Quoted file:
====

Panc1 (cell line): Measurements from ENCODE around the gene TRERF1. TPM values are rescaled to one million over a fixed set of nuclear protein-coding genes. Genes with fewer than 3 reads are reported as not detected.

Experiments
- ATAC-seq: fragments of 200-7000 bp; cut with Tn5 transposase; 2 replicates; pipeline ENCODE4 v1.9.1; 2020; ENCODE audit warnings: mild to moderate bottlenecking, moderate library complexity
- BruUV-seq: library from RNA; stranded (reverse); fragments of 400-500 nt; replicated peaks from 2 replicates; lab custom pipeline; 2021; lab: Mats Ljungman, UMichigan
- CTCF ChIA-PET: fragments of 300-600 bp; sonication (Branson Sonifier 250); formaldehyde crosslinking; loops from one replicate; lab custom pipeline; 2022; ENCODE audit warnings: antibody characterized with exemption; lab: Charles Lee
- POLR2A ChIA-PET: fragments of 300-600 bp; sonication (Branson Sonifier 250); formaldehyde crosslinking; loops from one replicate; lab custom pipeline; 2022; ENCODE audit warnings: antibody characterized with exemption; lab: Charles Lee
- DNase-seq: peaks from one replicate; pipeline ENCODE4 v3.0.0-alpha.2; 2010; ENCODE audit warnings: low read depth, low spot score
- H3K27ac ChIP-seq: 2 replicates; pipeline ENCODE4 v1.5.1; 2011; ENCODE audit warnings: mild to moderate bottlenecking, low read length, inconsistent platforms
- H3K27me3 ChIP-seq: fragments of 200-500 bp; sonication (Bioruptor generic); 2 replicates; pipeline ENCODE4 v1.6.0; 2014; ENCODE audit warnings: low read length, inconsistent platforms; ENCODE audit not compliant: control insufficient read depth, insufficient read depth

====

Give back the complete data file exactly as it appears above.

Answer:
Panc1 (cell line): Measurements from ENCODE around the gene TRERF1. TPM values are rescaled to one million over a fixed set of nuclear protein-coding genes. Genes with fewer than 3 reads are reported as not detected.

Experiments
- ATAC-seq: fragments of 200-7000 bp; cut with Tn5 transposase; 2 replicates; pipeline ENCODE4 v1.9.1; 2020; ENCODE audit warnings: mild to moderate bottlenecking, moderate library complexity
- BruUV-seq: library from RNA; stranded (reverse); fragments of 400-500 nt; replicated peaks from 2 replicates; lab custom pipeline; 2021; lab: Mats Ljungman, UMichigan
- CTCF ChIA-PET: fragments of 300-600 bp; sonication (Branson Sonifier 250); formaldehyde crosslinking; loops from one replicate; lab custom pipeline; 2022; ENCODE audit warnings: antibody characterized with exemption; lab: Charles Lee
- POLR2A ChIA-PET: fragments of 300-600 bp; sonication (Branson Sonifier 250); formaldehyde crosslinking; loops from one replicate; lab custom pipeline; 2022; ENCODE audit warnings: antibody characterized with exemption; lab: Charles Lee
- DNase-seq: peaks from one replicate; pipeline ENCODE4 v3.0.0-alpha.2; 2010; ENCODE audit warnings: low read depth, low spot score
- H3K27ac ChIP-seq: 2 replicates; pipeline ENCODE4 v1.5.1; 2011; ENCODE audit warnings: mild to moderate bottlenecking, low read length, inconsistent platforms
- H3K27me3 ChIP-seq: fragments of 200-500 bp; sonication (Bioruptor generic); 2 replicates; pipeline ENCODE4 v1.6.0; 2014; ENCODE audit warnings: low read length, inconsistent platforms; ENCODE audit not compliant: control insufficient read depth, insufficient read depth